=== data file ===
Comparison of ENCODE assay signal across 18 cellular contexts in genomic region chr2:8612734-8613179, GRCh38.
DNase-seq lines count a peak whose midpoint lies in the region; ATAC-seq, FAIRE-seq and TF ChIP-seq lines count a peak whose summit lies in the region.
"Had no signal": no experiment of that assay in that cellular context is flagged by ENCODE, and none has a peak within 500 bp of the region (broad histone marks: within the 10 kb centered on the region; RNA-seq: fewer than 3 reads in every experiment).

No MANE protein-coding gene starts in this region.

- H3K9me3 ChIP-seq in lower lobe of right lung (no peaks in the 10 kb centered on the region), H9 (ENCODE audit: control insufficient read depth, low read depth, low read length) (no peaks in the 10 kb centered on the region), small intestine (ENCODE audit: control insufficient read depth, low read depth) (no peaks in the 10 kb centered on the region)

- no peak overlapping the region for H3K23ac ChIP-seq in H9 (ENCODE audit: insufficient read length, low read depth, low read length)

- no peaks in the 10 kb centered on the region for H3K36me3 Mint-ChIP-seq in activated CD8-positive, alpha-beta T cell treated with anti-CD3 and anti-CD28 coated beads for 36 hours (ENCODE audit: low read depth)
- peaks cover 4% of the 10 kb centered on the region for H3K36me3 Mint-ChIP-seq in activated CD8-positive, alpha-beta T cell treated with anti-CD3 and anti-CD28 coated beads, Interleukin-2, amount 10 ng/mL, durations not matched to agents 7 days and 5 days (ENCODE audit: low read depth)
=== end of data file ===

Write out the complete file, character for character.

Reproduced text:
Comparison of ENCODE assay signal across 18 cellular contexts in genomic region chr2:8612734-8613179, GRCh38.
DNase-seq lines count a peak whose midpoint lies in the region; ATAC-seq, FAIRE-seq and TF ChIP-seq lines count a peak whose summit lies in the region.
"Had no signal": no experiment of that assay in that cellular context is flagged by ENCODE, and none has a peak within 500 bp of the region (broad histone marks: within the 10 kb centered on the region; RNA-seq: fewer than 3 reads in every experiment).

No MANE protein-coding gene starts in this region.

- H3K9me3 ChIP-seq in lower lobe of right lung (no peaks in the 10 kb centered on the region), H9 (ENCODE audit: control insufficient read depth, low read depth, low read length) (no peaks in the 10 kb centered on the region), small intestine (ENCODE audit: control insufficient read depth, low read depth) (no peaks in the 10 kb centered on the region)

- no peak overlapping the region for H3K23ac ChIP-seq in H9 (ENCODE audit: insufficient read length, low read depth, low read length)

- no peaks in the 10 kb centered on the region for H3K36me3 Mint-ChIP-seq in activated CD8-positive, alpha-beta T cell treated with anti-CD3 and anti-CD28 coated beads for 36 hours (ENCODE audit: low read depth)
- peaks cover 4% of the 10 kb centered on the region for H3K36me3 Mint-ChIP-seq in activated CD8-positive, alpha-beta T cell treated with anti-CD3 and anti-CD28 coated beads, Interleukin-2, amount 10 ng/mL, durations not matched to agents 7 days and 5 days (ENCODE audit: low read depth)